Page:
By Greg Howard
Last weekend was the third in a row of anti-government protests in France, as clashes in Paris between as many as 8,000 protesters and 5,000 police officers wielding tear gas, stun grenades and water cannons resulted in one death, at least 133 injuries and over 400 arrests.
- The protests began on November 17 in response to tax hikes on fuel to reduce emissions
- Since then, three people have died in traffic accidents as protests blocked roads
- In recent polls, between 70 and 80 per cent of French citizens supported the protests
The city’s famed Champs-Elysees was overrun with violence, as many protesters — mostly young men, some in hoods and masks — looted storefronts and burned cars and debris.
Perhaps the best expression of the anger and frustration in the country could be seen at the Arc de Triomphe, which was defaced with graffiti reading messages including “Macron resign”, “Overthrow the bourgeoisie!” and “Yellow Vests will triumph”.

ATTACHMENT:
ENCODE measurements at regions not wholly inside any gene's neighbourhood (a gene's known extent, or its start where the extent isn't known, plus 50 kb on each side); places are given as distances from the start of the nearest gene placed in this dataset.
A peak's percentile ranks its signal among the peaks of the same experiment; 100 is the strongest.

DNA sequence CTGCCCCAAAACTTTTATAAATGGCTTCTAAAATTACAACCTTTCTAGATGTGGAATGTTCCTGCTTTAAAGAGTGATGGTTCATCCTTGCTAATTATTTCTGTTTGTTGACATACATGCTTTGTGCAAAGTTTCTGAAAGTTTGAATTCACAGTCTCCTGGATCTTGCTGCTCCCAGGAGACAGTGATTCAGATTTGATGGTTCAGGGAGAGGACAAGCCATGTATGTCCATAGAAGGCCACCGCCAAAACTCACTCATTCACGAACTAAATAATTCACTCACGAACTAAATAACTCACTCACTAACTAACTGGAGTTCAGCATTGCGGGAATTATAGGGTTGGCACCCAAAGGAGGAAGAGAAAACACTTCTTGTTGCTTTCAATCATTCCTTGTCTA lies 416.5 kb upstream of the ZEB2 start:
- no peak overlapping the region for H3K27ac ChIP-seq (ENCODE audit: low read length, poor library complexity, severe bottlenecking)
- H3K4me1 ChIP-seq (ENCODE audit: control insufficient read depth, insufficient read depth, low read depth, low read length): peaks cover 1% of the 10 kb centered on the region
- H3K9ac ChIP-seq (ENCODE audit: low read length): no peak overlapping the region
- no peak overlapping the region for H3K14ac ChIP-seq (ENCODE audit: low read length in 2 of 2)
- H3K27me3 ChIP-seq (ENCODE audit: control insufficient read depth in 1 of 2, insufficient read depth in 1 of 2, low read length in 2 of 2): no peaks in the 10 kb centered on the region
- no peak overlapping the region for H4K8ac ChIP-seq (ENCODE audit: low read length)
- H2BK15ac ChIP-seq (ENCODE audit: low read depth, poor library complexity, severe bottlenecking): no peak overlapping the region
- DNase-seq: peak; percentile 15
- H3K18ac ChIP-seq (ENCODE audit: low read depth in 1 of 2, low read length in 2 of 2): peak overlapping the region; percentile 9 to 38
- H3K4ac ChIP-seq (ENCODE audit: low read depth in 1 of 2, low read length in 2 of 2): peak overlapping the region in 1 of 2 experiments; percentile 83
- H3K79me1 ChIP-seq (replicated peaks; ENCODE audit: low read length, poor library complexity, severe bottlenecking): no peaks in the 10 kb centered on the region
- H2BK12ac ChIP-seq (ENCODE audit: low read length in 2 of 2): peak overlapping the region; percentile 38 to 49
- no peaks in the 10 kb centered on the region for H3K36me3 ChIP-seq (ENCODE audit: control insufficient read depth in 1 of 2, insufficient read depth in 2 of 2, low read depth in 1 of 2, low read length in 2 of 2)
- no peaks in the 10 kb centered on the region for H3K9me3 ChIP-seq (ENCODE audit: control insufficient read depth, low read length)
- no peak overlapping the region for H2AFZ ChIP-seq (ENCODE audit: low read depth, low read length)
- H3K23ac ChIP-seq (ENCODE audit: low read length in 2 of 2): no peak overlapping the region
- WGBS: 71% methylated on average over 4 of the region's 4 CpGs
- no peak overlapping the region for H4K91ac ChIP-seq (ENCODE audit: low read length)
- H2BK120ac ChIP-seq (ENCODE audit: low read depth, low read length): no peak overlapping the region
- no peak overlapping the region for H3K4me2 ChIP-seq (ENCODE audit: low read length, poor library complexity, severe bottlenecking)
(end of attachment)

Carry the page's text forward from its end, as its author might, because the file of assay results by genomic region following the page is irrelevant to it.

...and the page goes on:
While the demonstrations outside the capital were largely peaceful, some are calling the protests the worst in over a decade and even anticipate the unrest leading to civil war.
Here’s everything you need to know about the situation.
How did the protests start?
French citizens took to the streets on November 17 (local time) to protest sharp fuel hikes on petrol and diesel levied to reduce emissions and push people toward more environmentally friendly vehicles.
The tax, which was approved in 2017, raised the price of petrol by 7.6 cents per litre on diesel and 3.9 cents per litre on petrol.
These taxes, combined with an October oil price surge, hit citizens’ pockets hard.
A further hike is slated to hit on January 1, 2019, for a further 6.5 cents per litre on diesel and 2.9 cents per litre on petrol.
The protests were largely organised on social media, where they exploded in popularity without clear leadership.
A petition that began circulating online in May to lower fuel prices generated over 300,000 signatures by mid-October.
And when truckers created a Facebook event in October to block roads to Paris on November 17, nearly 200,000 people replied they were interested.
Protesters blocked roads and highways, fuel depots, shopping centres, and some factories as an estimated 300,000 people nationwide took part in the first demonstration.